Researchers have analysed the profitability and business model of food home delivery platforms such as Just Eat, Glovo and Deliveroo in Barcelona
The sustainability of this business model is based on attracting users and on complementary services offered to other companies
Various platforms which offer food home delivery services through courier services, such as riders or other types of distributors, have proliferated very quickly in recent years, especially in big cities. Due to this boom in last-mile delivery or logistics, UOC experts have studied the operation of the main food home delivery platforms, such as Just Eat, Glovo and Deliveroo, which work in the city of Barcelona (Spain), to analyse the profitability of these business models and estimate the number of orders needed to achieve this profitability.
"It's very difficult for these business models to be profitable by themselves", said Eduard J. Álvarez Palau, a researcher from the SUMA research group of the UOC's Faculty of Economics and Business, the main author of this work together with Ángel A. Juan, principal investigator of the ICSO research group of the UOC's IN3.
During the course of the research, the authors analysed public data from the different companies to ascertain how the profit is generated on this type of platform. As well as studying the revenues, both those which come directly from the restaurants and those which come from the clients, they also assessed the fixed costs and the variable costs involved in each delivery.
Profitability of the service
After analysing the context and the situation, the experts estimate that at least 8,000 orders a day are needed for this type of platform to begin to be profitable from its operation. "This would be the most benevolent scenario. With the alternative scenario, in which we add all those costs related to the expansion of this type of company in other markets, we find that these 8,000 services have to be increased to 19,000 for the operating system to profitable, which is a little surprising", explained Álvarez.
Despite this situation, these companies do not base their income on just their activity. They are founded on two pillars: the investors and venture capital funds which allow them to remain in the business and participate in other business models. "Although their main business is food home delivery, it's difficult for them to be economically profitable and, therefore, they have to begin to choose other complementary business models, such as the delivery of other types of products or complementary services for restaurants, such as ghost kitchens", he stressed.
Thanks to these participations, this type of platform thus obtains a higher percentage of profit. "Their ultimate goal tends to be to attract as many users as possible in order to offer them additional services, although it's true that in the course of the research we didn't focus on the internal algorithms of each platform".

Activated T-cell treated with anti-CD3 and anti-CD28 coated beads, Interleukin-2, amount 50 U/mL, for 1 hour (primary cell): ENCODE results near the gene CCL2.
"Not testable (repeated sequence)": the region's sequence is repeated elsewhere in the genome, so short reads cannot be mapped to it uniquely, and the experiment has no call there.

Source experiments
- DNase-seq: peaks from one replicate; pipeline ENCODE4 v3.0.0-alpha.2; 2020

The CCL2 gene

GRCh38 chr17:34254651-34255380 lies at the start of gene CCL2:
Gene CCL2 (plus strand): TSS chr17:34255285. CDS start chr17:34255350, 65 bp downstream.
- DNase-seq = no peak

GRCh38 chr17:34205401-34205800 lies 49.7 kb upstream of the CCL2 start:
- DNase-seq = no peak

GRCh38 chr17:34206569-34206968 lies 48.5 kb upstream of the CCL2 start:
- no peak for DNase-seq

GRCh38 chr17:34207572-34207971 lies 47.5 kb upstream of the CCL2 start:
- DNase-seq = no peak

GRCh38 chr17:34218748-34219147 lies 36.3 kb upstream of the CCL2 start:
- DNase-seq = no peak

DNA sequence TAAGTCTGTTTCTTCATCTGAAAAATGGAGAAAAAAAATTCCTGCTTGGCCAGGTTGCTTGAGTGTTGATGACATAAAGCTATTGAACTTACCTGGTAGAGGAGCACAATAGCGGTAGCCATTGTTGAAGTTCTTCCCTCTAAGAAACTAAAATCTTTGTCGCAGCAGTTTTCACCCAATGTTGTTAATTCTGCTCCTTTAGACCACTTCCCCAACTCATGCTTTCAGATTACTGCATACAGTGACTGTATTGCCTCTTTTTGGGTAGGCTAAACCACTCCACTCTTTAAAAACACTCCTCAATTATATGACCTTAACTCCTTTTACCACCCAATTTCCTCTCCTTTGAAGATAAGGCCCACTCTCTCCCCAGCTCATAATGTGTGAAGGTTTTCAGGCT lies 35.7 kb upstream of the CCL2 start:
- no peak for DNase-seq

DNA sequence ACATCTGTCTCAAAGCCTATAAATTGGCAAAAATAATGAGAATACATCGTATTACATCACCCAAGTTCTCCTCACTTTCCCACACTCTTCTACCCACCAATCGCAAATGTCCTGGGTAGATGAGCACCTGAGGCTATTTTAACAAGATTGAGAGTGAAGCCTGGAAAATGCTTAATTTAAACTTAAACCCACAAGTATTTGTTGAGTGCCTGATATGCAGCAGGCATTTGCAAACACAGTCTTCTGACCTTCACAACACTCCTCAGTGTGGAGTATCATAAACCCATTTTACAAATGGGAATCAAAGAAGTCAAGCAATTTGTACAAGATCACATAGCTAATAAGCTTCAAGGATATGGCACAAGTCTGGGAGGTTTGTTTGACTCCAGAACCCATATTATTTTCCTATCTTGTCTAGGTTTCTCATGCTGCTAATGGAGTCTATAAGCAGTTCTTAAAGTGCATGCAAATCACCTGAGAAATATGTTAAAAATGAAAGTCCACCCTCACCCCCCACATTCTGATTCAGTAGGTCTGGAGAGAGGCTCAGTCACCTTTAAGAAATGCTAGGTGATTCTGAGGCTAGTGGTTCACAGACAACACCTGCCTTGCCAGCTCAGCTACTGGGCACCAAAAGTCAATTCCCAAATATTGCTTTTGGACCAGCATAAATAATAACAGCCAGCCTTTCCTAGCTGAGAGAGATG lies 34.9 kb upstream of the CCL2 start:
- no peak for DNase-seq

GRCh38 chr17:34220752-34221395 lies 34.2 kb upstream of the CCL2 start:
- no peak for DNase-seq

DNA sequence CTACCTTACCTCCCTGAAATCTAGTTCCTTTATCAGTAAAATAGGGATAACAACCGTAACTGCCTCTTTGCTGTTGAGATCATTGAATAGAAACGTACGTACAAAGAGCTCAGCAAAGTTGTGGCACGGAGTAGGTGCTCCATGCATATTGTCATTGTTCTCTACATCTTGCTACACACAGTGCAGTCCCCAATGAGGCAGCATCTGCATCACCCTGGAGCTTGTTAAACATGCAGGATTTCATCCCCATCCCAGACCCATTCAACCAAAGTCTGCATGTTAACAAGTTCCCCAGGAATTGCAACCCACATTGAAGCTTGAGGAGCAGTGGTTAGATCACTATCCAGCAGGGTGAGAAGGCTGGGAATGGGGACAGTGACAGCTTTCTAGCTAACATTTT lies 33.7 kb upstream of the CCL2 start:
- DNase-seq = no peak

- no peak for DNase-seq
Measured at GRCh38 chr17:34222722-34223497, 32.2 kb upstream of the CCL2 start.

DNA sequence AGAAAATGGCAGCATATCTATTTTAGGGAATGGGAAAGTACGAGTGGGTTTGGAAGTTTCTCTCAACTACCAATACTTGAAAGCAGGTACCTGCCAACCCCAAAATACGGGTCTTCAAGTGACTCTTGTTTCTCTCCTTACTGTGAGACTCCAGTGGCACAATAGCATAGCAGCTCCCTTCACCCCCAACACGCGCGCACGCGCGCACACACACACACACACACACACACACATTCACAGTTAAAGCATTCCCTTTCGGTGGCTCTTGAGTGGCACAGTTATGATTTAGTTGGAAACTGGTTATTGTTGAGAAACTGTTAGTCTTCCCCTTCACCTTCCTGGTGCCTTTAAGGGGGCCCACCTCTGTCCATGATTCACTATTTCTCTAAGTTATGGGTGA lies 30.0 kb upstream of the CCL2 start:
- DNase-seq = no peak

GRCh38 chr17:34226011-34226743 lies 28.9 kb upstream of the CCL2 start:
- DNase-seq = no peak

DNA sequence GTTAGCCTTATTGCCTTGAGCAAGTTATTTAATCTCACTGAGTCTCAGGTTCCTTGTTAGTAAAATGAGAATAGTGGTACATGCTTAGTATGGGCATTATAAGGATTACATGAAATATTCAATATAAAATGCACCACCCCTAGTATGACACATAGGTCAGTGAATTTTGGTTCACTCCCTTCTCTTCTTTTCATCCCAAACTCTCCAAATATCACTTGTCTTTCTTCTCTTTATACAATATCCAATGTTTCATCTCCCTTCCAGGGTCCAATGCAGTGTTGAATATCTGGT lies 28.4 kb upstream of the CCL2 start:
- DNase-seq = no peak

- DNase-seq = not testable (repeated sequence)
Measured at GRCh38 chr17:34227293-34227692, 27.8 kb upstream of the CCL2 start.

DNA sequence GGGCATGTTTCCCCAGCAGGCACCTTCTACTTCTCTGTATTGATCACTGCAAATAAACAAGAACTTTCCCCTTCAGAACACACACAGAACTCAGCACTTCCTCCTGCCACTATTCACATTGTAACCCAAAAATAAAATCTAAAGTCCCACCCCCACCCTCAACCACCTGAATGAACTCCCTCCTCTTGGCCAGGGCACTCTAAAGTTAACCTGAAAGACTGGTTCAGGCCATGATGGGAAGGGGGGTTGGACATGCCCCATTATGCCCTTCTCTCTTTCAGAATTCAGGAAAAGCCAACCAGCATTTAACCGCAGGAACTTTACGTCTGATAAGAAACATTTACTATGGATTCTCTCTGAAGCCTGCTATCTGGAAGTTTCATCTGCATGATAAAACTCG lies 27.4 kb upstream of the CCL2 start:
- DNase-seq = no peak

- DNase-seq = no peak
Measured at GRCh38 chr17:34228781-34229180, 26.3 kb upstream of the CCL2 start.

For years now, this group of experts has been studying the different dynamics of urban logistics, especially the so-called "last mile", the final delivery of the product to the client. This has been a booming market in recent years and has been driven to a large extent by the circumstances arising from the pandemic. "This growth demonstrates a transformation that's taking place and continuing to grow".
Indeed, unlike other types of companies such as Amazon, the delivery people from home delivery platforms tend to be distributors who use bicycles or motorbikes, known as ‘riders’, because the origin of the product is restaurants from the city and greater flexibility is needed. "The cost of riders is another factor that we analysed and we considered alternative scenarios to the current ones", Álvarez added.
Moreover, based on the data obtained, the authors observe future lines for this type of company in which the application of this type of services to other sectors, not just food delivery, is envisaged.
For example, one of the scenarios that the experts consider is the direct recruitment of the riders by these companies. In this case, the delivery costs would increase by 30%. However, the trend in this sector tends to be toward the mass outsourcing of riders with temporary employment agencies, which will slightly reduce this extra cost and maintain flexibility.
Indeed, the experts depict a future in which these companies also pursue several business lines in order to obtain greater economic profitability than that achieved from food home delivery operations.
This UOC research contributes to sustainable development goals (SDG) 8, decent work and economic growth, and 11, sustainable cities and communities.
Eduard J. Alvarez-Palau, Laura Calvet-Liñán, Marta Viu-Roig, Mariem Gandouz, Angel A. Juan, Economic profitability of last-mile food delivery services: Lessons from Barcelona, Research in Transportation Business & Management, 2021, 100659, ISSN 2210-5395, https://doi.org/10.1016/j.rtbm.2021.100659